Transcript of conversation between Toni Tanner and Lucy Fleming
Introduction by Chloe Popa
Photography by Elizabeth Sharpe
About six months ago I took the call from my sister Lucy, knowing what she was going to tell me. She’d had an ultrasound and mammogram the day before and had been waiting on the results and as daughters of a breast cancer survivor, I feel like you can read the room when you head in for your annual monitoring and Lucy already knew what was coming too. They’d found a lump, and the real kicker was, it’s a rare aggressive form of breast cancer, Triple Negative, and they needed to start treatment immediately.
We’ve seen our mother Toni, our maternal Aunt, close family friends and many, many other women in our circle journey through breast cancer and now Lucy, my younger sister at the age of 38. I guess we’ve always known that it could be our reality one day, but you still never expect the moment that it is.
It seems irrational, but my first instinct was to want to take it away from Lucy, to protect her and take it on myself. If one of us must bear this burden, why can’t it be me instead of Luc?
I know that the best I can do is be there for Lucy while she goes through this diagnosis, provide practical help and comfort while she endures an intense and invasive regime of chemotherapy, surgery and follow-up radiation therapy. It’s a lot, but she’s strong. She may not think that she is because she’s also frightened about what the future holds now. For herself and her two daughters. But just like our mother and our aunt, in their quiet, humble and enduring manner, Lucy will move through this.
When Lucy told me that she’s learnt more from Mum about her breast cancer, which she experienced when we were teenagers, over the past few months then we’ve known our whole lives, I asked Mum and Lucy to share a conversation about their experiences and the impacts they feel it had on their lives and those around them.
Lucy: I've learned more than I ever knew about your experience with breast cancer since my own diagnosis, do you think it's easier to talk about it now because I'm going through the same thing?
Toni: Definitely. I don't know. I think people these days in general are more open to talking about breast cancer and if I can tell you anything from my experience, hopefully it helps you.
Lucy: I was only 13 when you were diagnosed, and I probably didn't fully understand or comprehend what was going on as I also started boarding school that year, so I wasn't around in the family home as much. And I know I was really worried about you throughout my teenage years, and I guess now I have those feelings as well for my own daughters. Is that something you can relate to?
Toni: Oh yes. In hindsight, it looks as though we just shunted you off to boarding school to get you out of the way. But that's not the case. It was always planned, but it was just unfortunate timing, and we didn't realize at the time what an impact sending you off to boarding school just after my diagnosis had on you until years later. Even on Chloe, we didn't realize the impact until one of the teachers at school phoned us and said that Chloe just wasn't Chloe anymore. She seemed to have lost all her vim. So it's you know, it's something that takes a toll on the whole family. But at that stage, nobody really talked about it. And we didn't want to tell you too much in case it worried you. But we probably should have told you more.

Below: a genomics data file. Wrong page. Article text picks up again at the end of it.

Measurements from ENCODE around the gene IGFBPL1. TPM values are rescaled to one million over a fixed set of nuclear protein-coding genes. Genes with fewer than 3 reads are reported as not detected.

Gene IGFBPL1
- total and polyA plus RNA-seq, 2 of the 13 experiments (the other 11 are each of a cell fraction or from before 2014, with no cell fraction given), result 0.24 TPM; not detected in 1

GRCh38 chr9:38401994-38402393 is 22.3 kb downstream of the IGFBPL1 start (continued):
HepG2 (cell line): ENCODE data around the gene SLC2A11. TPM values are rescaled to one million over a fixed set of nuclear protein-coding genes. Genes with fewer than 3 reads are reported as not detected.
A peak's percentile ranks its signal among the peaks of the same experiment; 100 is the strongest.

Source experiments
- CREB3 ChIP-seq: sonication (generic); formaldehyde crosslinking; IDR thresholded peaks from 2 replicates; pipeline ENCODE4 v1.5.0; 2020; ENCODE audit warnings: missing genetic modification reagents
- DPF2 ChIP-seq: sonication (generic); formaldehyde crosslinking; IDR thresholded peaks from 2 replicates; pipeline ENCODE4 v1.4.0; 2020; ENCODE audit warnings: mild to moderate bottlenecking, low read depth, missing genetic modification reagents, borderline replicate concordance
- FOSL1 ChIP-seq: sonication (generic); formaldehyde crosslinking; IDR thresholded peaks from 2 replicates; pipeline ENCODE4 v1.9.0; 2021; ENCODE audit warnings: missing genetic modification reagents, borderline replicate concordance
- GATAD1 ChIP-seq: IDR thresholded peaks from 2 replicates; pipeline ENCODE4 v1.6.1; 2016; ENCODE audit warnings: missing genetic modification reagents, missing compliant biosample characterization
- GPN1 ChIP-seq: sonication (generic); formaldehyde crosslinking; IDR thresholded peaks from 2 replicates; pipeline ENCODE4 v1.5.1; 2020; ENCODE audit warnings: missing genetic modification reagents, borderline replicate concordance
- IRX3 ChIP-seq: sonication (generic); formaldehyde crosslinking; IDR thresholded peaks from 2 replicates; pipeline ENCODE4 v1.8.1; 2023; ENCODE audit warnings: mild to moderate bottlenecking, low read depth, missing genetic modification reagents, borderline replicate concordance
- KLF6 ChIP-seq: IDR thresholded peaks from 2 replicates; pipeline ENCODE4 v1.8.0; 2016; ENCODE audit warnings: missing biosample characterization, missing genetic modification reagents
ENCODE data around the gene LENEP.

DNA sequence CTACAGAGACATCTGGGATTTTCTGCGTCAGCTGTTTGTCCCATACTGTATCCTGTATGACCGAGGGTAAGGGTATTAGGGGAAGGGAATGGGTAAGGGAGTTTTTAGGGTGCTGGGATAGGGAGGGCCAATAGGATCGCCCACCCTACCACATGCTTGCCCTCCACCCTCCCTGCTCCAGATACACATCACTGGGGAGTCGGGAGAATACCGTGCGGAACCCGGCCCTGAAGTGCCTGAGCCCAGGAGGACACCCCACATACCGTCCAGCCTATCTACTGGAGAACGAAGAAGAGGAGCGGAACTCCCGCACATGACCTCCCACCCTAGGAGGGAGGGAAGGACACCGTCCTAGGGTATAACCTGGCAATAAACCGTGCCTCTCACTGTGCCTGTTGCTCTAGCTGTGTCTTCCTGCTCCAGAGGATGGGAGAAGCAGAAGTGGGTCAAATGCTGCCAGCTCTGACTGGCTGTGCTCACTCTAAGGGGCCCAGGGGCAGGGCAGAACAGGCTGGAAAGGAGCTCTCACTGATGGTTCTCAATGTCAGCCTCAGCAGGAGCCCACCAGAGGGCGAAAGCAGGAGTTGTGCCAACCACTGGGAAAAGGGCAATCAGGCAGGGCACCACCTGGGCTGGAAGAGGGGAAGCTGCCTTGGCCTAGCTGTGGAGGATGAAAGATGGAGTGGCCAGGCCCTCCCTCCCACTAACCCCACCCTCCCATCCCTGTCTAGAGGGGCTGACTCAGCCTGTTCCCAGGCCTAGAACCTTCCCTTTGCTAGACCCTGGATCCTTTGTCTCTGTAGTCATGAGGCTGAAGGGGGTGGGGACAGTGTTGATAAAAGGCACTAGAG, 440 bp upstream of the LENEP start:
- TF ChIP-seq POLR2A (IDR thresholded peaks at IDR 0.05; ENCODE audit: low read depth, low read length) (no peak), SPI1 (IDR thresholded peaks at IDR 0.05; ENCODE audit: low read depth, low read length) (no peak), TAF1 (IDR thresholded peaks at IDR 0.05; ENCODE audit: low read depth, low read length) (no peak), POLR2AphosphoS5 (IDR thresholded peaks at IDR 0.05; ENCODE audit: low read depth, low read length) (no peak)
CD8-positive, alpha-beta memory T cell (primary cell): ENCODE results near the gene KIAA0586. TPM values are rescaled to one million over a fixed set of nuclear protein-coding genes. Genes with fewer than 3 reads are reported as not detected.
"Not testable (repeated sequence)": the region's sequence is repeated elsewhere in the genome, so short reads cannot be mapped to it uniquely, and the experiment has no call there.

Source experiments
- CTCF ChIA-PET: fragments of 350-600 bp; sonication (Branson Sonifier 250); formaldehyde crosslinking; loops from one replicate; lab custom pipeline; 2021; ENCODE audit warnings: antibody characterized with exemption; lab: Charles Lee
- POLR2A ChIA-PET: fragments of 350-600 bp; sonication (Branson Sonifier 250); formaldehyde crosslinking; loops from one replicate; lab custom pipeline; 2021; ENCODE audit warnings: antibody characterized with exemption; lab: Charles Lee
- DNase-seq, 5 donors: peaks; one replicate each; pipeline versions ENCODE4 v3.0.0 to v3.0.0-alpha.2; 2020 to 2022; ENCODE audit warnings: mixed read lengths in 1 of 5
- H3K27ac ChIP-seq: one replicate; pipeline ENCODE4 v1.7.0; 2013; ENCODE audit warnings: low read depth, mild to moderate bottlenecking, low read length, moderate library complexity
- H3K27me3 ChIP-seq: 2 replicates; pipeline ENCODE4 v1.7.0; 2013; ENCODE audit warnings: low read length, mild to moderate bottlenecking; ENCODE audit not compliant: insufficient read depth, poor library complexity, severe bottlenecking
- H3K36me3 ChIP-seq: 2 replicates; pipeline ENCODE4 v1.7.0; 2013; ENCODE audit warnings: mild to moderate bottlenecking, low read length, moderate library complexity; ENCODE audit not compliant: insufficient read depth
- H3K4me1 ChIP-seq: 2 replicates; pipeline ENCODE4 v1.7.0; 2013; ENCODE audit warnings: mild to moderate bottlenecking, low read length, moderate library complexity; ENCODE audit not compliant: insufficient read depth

Lucy: I don't think Chloe and I realised until later, speaking for myself anyway, what an impact it did have. And timing was just very unfortunate and age, I think being 13, Chloe was 16. Age-appropriate information, what to share and how to share, that I think is something I've learned with my two girls, or hopefully from what I went through as a child you having breast cancer.
Toni: Well, to be honest, there wasn't the help around that there is now. You know, there's lots of support services out there for you, it seems. And I've learned about that through your journey. But when I was diagnosed, it was only just starting to become a thing. There were no breast cancer nurses. There was the cancer center. About the only benefit at the time you could get was the Look Good Feel Better program, which I took part in. But that was it.
Lucy: Whereas nowadays there's a lot of ancillary services for the whole family. Counselors, breast care nurses, resources, dedicated children's books to help explain the journey and what's going on. It's certainly come a long way in 26 or nearly 27 years.
Toni: Yeah. Well, I know now that it affects the whole family. You've witnessed the effect that it's had on you, on Camilla, your older daughter, more so than Harriet. But maybe Harriet's just hiding her fear. But it certainly impacted Camilla with, you know, having a bit of a breakdown in class, hasn't she?
Lucy: yes, yes. She's been upset at school a couple of times and asking questions like, Does that mean I'm going to get it?
Toni: it's obviously, it's ticking over in her mind.
Toni and Lucy's conversation continues in Journal Three, with an emotional, open and heart-warming conversation about breast cancer and Toni and Lucy's relationship as mother and daughter.